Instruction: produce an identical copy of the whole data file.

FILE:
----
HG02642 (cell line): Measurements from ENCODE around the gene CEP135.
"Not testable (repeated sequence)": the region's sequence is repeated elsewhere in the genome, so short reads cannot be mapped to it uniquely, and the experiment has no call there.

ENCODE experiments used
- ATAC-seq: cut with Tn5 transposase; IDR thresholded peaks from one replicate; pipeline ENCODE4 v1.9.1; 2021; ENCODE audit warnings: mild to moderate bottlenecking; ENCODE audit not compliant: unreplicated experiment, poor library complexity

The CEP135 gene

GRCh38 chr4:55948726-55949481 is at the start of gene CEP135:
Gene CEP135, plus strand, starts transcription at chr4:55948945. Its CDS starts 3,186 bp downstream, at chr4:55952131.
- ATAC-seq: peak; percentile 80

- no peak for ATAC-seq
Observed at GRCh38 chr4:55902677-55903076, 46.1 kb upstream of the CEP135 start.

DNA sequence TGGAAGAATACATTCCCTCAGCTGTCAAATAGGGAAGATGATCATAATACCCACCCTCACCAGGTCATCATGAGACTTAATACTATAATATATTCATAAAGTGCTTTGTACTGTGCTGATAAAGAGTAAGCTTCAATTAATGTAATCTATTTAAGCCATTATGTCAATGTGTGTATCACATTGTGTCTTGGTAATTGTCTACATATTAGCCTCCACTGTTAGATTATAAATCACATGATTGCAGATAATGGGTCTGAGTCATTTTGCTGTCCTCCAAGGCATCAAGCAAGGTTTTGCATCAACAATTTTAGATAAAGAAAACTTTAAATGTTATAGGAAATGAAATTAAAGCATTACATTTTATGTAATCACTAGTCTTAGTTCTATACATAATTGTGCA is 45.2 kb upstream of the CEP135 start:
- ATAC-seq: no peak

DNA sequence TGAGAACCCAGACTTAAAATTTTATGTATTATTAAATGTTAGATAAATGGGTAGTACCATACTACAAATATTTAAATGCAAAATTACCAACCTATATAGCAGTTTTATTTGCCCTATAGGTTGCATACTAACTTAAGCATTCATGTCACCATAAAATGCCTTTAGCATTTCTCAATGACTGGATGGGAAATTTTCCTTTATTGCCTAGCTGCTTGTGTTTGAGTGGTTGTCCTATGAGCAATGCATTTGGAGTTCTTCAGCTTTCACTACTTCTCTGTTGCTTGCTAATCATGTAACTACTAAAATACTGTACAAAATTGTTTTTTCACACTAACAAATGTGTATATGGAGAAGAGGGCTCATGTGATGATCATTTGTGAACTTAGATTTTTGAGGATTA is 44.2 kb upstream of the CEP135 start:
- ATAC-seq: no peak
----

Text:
HG02642 (cell line): Measurements from ENCODE around the gene CEP135.
"Not testable (repeated sequence)": the region's sequence is repeated elsewhere in the genome, so short reads cannot be mapped to it uniquely, and the experiment has no call there.

ENCODE experiments used
- ATAC-seq: cut with Tn5 transposase; IDR thresholded peaks from one replicate; pipeline ENCODE4 v1.9.1; 2021; ENCODE audit warnings: mild to moderate bottlenecking; ENCODE audit not compliant: unreplicated experiment, poor library complexity

The CEP135 gene

GRCh38 chr4:55948726-55949481 is at the start of gene CEP135:
Gene CEP135, plus strand, starts transcription at chr4:55948945. Its CDS starts 3,186 bp downstream, at chr4:55952131.
- ATAC-seq: peak; percentile 80

- no peak for ATAC-seq
Observed at GRCh38 chr4:55902677-55903076, 46.1 kb upstream of the CEP135 start.

DNA sequence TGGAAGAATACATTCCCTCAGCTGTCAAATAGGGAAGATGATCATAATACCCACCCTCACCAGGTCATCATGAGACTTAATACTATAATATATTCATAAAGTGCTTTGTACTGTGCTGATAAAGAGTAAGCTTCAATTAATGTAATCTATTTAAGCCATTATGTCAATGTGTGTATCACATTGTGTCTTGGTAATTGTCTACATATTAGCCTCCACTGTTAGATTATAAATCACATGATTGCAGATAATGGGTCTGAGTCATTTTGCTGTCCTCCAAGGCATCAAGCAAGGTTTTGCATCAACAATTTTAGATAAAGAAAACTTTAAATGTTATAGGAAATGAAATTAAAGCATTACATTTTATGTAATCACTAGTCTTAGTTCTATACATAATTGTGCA is 45.2 kb upstream of the CEP135 start:
- ATAC-seq: no peak

DNA sequence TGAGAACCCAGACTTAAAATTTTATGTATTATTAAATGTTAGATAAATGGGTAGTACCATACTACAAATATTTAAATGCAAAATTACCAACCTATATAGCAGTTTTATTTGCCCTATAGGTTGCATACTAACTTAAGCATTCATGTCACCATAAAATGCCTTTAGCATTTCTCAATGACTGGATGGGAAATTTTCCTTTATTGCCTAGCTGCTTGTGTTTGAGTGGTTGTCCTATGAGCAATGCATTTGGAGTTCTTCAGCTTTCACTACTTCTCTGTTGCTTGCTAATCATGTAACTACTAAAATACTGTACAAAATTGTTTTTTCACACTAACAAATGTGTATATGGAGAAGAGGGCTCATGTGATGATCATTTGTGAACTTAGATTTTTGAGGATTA is 44.2 kb upstream of the CEP135 start:
- ATAC-seq: no peak